On March 10, 1993, gynecologist Dr. David Gunn was murdered outside his clinic in Pensacola, Florida, by anti-abortion zealot Michael F. Griffin, who was described by The New York Times as “a fundamentalist Christian and a loner with a bad temper.”
Griffin originally claimed to be acting on behalf of God; but his attorneys argued at his trial that he had been “brainwashed” by another anti-abortion activist, John Burt. A jury deliberated only three hours before finding Griffin guilty on March 4, 1994.
He was sentenced to life in prison, which he is serving at Okaloosa Correctional Institution in Crestview, Florida. Griffin requested parole but the Florida Commission on Offender Review denied the request in November 2017, ruling that he must remain in prison until at least 2043.
Gunn moved to Brewton, Alabama, after he received his bachelor’s degree from Vanderbilt University, earned his M.D. at the University of Kentucky, and completed his residency, choosing to provide OB/GYN and abortion services in the rural United States.
“The dedication, skill, and care exhibited by Dr. Gunn was repaid to him on March 10, 1993, when a lone assassin, drunk on the vitriolic rhetoric of spite-filled anti-abortion and church leaders, shot him three times in the back as he tried to enter a clinic in Pensacola, Florida,” wrote the doctor’s son, David Gunn, Jr., in an obituary. “Dr. Gunn was the first, but not the last, casualty in America’s undeclared civil war. For those who do not believe people consider this a war I will simply refer you to the website of The Creator’s Rights Party.”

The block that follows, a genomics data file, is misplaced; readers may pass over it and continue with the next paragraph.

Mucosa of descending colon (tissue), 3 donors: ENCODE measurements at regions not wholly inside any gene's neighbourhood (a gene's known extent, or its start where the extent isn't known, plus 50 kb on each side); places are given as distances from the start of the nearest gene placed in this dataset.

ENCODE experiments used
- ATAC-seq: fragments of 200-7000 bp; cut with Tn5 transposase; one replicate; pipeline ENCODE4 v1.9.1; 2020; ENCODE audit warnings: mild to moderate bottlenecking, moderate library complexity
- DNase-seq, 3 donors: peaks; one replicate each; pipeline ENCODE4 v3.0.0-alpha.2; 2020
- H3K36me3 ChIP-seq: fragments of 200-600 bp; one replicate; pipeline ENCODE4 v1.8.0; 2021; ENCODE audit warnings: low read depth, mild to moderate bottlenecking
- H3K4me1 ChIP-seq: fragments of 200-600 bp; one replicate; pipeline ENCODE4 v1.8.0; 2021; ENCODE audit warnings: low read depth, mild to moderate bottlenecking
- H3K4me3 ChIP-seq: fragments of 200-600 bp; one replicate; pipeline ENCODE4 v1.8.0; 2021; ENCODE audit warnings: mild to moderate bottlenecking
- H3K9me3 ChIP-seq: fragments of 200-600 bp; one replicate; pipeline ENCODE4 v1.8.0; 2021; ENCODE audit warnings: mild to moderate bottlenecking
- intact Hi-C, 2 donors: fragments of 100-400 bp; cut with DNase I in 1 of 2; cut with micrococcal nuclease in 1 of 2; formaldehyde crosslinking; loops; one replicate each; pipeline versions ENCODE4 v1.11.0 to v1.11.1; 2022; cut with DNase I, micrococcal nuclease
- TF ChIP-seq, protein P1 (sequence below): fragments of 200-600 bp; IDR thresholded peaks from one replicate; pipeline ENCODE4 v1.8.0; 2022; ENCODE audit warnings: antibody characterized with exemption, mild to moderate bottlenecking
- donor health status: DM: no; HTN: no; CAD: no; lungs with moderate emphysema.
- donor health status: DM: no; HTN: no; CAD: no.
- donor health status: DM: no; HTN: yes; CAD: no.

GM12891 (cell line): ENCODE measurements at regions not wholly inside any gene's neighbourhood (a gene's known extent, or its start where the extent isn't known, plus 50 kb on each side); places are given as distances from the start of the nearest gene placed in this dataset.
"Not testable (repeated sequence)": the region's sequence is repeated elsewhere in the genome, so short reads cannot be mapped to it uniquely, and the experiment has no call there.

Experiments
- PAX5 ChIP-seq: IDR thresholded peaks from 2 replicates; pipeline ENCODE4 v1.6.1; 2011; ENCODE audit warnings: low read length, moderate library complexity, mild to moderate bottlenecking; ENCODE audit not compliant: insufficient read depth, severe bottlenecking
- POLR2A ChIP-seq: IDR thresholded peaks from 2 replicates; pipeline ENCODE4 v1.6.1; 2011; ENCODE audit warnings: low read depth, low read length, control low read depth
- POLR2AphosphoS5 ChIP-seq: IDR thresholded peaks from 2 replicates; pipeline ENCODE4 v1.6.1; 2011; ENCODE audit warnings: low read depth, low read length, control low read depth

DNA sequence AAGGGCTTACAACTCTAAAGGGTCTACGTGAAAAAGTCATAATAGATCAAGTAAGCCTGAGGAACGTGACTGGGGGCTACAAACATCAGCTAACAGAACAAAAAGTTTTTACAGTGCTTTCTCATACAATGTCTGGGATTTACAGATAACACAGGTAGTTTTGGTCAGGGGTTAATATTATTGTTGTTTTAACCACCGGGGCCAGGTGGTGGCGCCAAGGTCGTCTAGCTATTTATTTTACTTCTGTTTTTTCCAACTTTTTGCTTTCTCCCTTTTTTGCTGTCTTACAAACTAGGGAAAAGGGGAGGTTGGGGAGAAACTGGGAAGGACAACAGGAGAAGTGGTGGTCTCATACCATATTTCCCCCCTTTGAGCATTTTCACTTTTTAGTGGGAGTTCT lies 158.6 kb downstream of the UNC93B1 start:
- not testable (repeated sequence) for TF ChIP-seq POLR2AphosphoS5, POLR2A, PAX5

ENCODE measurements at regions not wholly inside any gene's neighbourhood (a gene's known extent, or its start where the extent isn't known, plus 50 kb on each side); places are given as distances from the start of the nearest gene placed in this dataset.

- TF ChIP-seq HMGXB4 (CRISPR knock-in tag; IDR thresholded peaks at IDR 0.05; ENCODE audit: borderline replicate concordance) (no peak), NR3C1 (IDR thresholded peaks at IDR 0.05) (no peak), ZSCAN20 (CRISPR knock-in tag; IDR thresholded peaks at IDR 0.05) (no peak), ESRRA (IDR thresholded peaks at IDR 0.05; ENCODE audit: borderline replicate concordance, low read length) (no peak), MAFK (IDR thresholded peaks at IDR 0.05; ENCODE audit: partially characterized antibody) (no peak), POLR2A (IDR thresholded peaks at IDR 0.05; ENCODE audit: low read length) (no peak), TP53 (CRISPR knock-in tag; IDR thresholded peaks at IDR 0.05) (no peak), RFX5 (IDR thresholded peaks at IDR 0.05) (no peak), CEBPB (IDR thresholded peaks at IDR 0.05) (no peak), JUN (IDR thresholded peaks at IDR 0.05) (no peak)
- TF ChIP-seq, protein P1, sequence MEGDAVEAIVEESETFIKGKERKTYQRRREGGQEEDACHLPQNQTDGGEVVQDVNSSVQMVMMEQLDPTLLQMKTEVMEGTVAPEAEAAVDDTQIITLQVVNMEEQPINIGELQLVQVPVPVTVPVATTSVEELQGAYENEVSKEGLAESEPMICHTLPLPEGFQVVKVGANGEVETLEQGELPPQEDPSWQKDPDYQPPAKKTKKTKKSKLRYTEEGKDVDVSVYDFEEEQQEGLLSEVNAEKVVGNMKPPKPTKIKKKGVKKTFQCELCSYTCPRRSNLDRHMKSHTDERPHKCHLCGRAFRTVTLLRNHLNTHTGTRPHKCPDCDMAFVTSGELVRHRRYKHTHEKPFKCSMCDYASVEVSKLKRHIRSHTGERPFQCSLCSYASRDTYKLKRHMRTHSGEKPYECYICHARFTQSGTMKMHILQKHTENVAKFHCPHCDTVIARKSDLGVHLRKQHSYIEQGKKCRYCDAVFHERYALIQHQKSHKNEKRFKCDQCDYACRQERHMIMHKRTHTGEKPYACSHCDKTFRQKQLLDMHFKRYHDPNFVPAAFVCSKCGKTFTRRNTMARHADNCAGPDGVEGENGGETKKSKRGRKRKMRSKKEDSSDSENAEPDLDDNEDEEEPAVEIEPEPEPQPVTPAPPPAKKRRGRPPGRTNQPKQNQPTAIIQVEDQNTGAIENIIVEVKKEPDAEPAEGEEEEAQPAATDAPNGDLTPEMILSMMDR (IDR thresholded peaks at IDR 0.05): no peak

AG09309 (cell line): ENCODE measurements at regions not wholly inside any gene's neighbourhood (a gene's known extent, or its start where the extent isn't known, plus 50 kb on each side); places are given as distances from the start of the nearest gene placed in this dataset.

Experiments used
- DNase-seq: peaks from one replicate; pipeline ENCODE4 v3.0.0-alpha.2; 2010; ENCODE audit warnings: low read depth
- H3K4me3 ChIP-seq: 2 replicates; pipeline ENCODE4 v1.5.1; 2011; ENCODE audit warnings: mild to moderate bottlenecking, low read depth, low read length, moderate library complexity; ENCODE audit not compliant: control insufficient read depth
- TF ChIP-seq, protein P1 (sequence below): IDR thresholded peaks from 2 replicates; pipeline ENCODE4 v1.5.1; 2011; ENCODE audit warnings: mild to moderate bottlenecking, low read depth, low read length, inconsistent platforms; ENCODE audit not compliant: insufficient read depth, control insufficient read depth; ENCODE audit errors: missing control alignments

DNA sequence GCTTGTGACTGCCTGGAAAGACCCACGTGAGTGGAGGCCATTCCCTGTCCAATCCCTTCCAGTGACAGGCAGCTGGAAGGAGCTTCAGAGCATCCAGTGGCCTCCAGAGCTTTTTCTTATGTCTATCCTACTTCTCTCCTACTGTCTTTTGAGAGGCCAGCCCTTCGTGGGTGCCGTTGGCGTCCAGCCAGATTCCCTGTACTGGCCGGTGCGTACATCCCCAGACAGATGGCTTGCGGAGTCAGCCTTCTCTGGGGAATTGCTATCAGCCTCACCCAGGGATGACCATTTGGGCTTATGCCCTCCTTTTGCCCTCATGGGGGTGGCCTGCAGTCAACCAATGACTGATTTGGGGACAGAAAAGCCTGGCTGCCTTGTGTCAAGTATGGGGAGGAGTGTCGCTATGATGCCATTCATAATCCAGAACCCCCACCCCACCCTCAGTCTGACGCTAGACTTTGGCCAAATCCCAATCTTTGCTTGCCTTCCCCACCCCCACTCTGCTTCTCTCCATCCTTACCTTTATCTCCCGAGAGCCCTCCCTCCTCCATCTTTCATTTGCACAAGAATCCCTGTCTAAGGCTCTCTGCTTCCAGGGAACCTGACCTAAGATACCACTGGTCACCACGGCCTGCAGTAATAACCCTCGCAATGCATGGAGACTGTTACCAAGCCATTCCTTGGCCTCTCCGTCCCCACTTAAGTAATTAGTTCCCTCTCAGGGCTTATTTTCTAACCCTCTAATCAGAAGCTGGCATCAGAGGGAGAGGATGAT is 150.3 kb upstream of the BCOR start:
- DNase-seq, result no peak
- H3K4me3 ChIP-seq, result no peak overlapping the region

Gunn was the first of a total of four doctors murdered from March 1993 through May 2009, by killers proclaiming ‘pro-life’ motivation. The other three doctors killed by right-wing extremists during that time were Barnett Slepian, John Britton, and George Tiller.
Gunn’s murder helped lead to the passage of the Freedom of Access to Clinic Entrances Act.
But Gunn’s death also prompted Paul Jennings Hill, an American minister, to issue the Defensive Action Statement, signed by 30 anti-abortion leaders who sought to justify the murder of doctors to protect “unborn children” from abortion.
Bill Koehler, of 4406 Liberty Avenue in North Bergen, is among the most prominent anti-abortion activists in New Jersey and one of 30 people who signed a “Justifiable Homicide” petition in 1993, defending the murders of doctors who perform abortions.
The only other signatory from New Jersey, Robert Pearson of Ocean Township, died in August 2019. The document signers, “proclaim that whatever force is legitimate to defend the life of a born child is legitimate to defend the life of an unborn child.”
On July 29, 1994, Hill approached the Ladies Center, an abortion clinic in Pensacola, Florida.
As Britton arrived at the clinic on July 29, 1994, Hill approached and fired at him with a twelve-gauge shotgun, hitting him in the head and killing him. Hill later stated that he aimed for Britton’s head because he suspected the doctor was wearing a bulletproof vest.
When he spotted clinic doctor John Britton and his bodyguard outside the clinic, he fired on both of them at close range with a Mossberg Model 500A 12-gauge pump-action shotgun.
Hill killed both Britton and his bodyguard, a retired Air Force lieutenant colonel, James H. Barrett Jr., plus the deranged anti-abortion extremist wounded Barrett’s wife, June, a retired nurse. Following the shots, Hill laid his shotgun on the ground and waited to be arrested.
The murder resulted in several members of Congress calling for the FBI to infiltrate anti-abortion groups, as it had with the Ku Klux Klan.
Hill was sentenced to death on December 6, 1994, and executed by lethal injection on September 3, 2003. He was the first person in the United States to be executed for murdering a doctor who performed abortions.
On December 6, 1994, Hill was found guilty of the charges and was sentenced to death. The execution warrant for Hill was signed by Governor Jeb Bush in July 2003, and he died by lethal injection in Florida State Prison on September 3, 2003.